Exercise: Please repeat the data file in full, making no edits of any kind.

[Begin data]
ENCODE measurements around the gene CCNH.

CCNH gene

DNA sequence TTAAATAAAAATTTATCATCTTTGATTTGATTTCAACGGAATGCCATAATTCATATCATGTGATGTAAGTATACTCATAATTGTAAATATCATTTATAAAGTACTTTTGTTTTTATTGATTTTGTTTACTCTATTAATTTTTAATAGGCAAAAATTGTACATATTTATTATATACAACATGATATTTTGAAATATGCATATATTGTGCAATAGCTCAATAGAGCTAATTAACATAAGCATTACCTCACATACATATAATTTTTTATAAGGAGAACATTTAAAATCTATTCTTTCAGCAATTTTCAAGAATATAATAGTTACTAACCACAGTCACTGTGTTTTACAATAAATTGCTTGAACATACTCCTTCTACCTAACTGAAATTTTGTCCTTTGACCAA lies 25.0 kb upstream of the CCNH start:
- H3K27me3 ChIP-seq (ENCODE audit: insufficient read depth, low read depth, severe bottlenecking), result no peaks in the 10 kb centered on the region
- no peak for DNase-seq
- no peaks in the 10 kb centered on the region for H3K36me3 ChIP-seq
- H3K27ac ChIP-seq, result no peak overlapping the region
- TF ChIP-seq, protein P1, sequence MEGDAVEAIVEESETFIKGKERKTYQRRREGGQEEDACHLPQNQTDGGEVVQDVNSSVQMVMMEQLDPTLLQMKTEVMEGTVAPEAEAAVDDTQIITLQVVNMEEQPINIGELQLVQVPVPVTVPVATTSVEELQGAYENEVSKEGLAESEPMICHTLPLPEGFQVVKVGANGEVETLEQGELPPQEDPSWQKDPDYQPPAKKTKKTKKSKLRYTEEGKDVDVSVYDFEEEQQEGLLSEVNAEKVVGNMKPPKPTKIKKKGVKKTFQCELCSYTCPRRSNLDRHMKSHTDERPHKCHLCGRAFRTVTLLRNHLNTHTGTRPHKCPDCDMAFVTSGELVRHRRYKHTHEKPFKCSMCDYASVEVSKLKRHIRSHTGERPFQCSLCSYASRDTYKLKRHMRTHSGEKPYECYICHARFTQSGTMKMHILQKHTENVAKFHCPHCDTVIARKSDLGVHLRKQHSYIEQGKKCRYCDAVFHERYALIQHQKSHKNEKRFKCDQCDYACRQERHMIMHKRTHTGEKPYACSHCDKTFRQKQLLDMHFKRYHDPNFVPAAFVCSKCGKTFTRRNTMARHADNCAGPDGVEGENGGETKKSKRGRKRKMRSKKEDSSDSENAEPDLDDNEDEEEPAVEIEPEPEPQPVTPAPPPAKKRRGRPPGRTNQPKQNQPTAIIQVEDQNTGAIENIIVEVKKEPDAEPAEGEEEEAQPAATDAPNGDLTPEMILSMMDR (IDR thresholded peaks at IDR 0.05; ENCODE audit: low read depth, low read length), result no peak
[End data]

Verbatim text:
ENCODE measurements around the gene CCNH.

CCNH gene

DNA sequence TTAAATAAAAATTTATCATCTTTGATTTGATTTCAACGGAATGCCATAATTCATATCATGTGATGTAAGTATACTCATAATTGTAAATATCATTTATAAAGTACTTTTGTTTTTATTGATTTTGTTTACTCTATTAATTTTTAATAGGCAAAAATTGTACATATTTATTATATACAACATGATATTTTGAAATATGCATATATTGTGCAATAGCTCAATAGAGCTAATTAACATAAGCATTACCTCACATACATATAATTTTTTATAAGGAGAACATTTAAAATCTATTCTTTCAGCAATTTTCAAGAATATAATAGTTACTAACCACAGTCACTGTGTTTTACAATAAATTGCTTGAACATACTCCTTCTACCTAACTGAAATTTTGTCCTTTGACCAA lies 25.0 kb upstream of the CCNH start:
- H3K27me3 ChIP-seq (ENCODE audit: insufficient read depth, low read depth, severe bottlenecking), result no peaks in the 10 kb centered on the region
- no peak for DNase-seq
- no peaks in the 10 kb centered on the region for H3K36me3 ChIP-seq
- H3K27ac ChIP-seq, result no peak overlapping the region
- TF ChIP-seq, protein P1, sequence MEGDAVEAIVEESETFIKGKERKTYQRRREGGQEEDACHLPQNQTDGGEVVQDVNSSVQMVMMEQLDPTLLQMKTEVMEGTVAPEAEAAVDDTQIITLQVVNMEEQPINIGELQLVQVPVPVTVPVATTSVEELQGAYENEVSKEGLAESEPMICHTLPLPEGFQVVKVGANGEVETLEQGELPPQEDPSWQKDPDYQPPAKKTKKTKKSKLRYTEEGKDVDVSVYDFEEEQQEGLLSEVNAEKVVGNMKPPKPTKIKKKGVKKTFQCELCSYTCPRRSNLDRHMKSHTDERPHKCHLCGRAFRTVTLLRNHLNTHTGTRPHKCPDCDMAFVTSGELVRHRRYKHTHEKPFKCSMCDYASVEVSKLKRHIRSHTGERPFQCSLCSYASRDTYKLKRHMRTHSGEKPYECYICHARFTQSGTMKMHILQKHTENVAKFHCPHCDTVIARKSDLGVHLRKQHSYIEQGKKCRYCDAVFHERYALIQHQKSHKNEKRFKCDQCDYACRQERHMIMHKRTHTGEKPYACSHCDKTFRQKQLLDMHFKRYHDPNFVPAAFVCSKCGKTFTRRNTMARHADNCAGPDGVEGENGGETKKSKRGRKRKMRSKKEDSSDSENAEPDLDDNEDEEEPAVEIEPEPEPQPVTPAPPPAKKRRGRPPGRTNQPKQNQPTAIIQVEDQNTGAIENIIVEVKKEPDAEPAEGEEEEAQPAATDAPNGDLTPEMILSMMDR (IDR thresholded peaks at IDR 0.05; ENCODE audit: low read depth, low read length), result no peak